We unfortunately live in an age where many of the tools we use are poorly made, disposable, and destined or even designed to end up in a landfill. As a studio owner and working engineer, I enjoy the tools I own that have stood the test of time, are decades old, but still work as well as they did the day the were made. One such tool that gets used on almost every session here at Panoramic is our vintage Starbird mic stand. Every fitting and every part still work perfectly several decades after it was made. Compare this to your average mic stand, with a life expectancy of a few years before it's been stripped out, its parts start to break, and it joins its buddies in the broken mic stands part box in the corner of the studio. The Starbird stands will hold any mic – no matter how heavy and how high in the air you want to get them – without drooping. Given their considerable size the Starbirds are surprisingly easy to move around the studio, with large wheels that also still work perfectly decades later after they were made.

So, it's nice to see that the nice folks at Triad-Orbit have decided to re-launch the Starbird mic stand. We ended up buying one for Panoramic, and I wanted to share my thoughts on the stand and how it compares to our vintage Starbird. If you'd rather cut to the chase, I will say that I am infatuated with this stand; it is a useful tool that will endure the test of time.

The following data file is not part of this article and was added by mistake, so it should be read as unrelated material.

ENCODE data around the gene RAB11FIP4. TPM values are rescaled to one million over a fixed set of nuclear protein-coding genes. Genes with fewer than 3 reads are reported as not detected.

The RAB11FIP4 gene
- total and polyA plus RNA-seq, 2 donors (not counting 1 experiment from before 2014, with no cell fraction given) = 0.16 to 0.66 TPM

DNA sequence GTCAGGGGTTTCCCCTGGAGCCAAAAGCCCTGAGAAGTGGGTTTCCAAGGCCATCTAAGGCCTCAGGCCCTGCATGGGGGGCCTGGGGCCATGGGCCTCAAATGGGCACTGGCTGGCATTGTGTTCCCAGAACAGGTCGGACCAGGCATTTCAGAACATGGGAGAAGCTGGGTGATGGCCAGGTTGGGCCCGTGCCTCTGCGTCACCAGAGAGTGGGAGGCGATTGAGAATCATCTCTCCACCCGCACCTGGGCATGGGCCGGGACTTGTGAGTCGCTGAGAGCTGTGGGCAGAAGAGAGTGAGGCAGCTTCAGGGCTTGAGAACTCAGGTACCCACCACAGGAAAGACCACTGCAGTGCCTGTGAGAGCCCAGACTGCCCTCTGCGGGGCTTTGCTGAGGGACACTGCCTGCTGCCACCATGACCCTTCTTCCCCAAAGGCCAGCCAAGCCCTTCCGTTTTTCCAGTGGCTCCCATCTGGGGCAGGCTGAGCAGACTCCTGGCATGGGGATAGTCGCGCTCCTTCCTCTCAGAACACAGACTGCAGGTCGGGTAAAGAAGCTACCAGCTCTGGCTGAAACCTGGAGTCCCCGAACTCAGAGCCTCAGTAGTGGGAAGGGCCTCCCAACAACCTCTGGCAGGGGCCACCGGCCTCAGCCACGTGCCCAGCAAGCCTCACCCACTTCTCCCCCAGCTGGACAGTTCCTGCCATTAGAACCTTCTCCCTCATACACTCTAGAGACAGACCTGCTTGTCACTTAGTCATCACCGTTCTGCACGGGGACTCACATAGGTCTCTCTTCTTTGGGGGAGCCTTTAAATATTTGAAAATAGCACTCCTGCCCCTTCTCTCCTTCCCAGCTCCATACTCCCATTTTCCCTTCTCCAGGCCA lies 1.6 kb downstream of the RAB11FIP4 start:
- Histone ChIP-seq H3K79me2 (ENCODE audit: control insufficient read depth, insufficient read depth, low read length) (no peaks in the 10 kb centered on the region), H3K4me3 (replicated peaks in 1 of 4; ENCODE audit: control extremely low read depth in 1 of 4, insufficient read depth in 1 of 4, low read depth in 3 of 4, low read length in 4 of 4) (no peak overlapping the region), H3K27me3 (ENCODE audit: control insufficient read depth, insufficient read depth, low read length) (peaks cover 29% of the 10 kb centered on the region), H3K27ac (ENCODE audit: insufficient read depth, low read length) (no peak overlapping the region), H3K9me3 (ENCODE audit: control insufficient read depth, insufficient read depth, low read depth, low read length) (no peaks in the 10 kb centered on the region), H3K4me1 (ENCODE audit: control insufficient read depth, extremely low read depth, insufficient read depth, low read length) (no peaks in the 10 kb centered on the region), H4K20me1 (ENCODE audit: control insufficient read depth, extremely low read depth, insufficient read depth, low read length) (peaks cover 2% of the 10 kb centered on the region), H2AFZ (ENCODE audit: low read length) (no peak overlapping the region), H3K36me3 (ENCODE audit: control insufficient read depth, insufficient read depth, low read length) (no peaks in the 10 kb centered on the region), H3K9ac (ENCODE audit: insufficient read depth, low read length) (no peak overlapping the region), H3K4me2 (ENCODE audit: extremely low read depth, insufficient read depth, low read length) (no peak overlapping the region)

Rather than make an exact clone of the original Starbird, the Triad-Orbit engineers decided to keep the basic look and the functionality of the classic Starbird while taking advantage of improved technologies and manufacturing possibilities. But despite quite a few improvements, every part of the new Starbirds are interchangeable with the vintage Starbirds and the Manley versions of the stands, plus you can buy the parts individually to repair older stands that need work. From 20 feet away our vintage and new Starbird stands look similar, but as you get closer the first thing you'll notice is the much larger counterweight on the new stand. As you get even closer, you'll notice the anodized aluminum quick release that adjusts the weight's position and looks like it belongs on a high-end mountain bike. In fact, every part of the new Starbird is pretty high tech despite the overall look still nodding to its vintage inspiration. Starting at the base and comparing it to our vintage Starbird, the newer unit takes up about 20% more floor space for increased stability, but first impressions can be deceptive as the newer unit has retractable legs that, when fully retracted, have a footprint that is 50% less than the vintage stand! So, depending on how much stability you need or if you're storing the stand, you can adjust its footprint to match your needs. While we're looking at the base, let's take a minute to admire those hospital-grade wheels, with foot-activated locks that keep the stand from moving once it's in place. I should mention that when the Starbird was shipped in two large, heavy boxes and required assembly, I waited until I had a few hours to tackle the assembly, as I was dealing with PTSD visions of assembling barbecues and IKEA furniture. It turned out that I was worrying for no reason; It only took about 30 minutes. With the easy-to-follow instructions stand assembly was a snap, including unpacking the many small boxes inside the two big boxes (which was a bit like the studio version of a Matryoshka doll). Additionally, while assembling the stand yourself, you'll gain an understanding and appreciation for how beautifully engineered and designed this stand is.